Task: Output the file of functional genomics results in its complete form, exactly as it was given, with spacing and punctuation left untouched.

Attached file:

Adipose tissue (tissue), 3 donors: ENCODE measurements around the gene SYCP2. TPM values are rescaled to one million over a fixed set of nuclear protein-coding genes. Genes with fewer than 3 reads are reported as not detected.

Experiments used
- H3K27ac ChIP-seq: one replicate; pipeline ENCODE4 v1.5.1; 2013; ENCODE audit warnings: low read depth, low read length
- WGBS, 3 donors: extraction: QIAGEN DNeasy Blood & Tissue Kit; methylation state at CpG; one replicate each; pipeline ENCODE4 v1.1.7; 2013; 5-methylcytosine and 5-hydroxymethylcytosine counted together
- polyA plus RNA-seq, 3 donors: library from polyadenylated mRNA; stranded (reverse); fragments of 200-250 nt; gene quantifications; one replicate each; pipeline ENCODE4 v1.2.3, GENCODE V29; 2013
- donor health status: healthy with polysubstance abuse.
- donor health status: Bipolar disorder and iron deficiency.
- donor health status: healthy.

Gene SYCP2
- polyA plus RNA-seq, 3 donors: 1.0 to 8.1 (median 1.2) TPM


Adipose tissue (tissue), 3 donors: ENCODE measurements around the gene SYCP2. TPM values are rescaled to one million over a fixed set of nuclear protein-coding genes. Genes with fewer than 3 reads are reported as not detected.

Experiments used
- H3K27ac ChIP-seq: one replicate; pipeline ENCODE4 v1.5.1; 2013; ENCODE audit warnings: low read depth, low read length
- WGBS, 3 donors: extraction: QIAGEN DNeasy Blood & Tissue Kit; methylation state at CpG; one replicate each; pipeline ENCODE4 v1.1.7; 2013; 5-methylcytosine and 5-hydroxymethylcytosine counted together
- polyA plus RNA-seq, 3 donors: library from polyadenylated mRNA; stranded (reverse); fragments of 200-250 nt; gene quantifications; one replicate each; pipeline ENCODE4 v1.2.3, GENCODE V29; 2013
- donor health status: healthy with polysubstance abuse.
- donor health status: Bipolar disorder and iron deficiency.
- donor health status: healthy.

Gene SYCP2
- polyA plus RNA-seq, 3 donors: 1.0 to 8.1 (median 1.2) TPM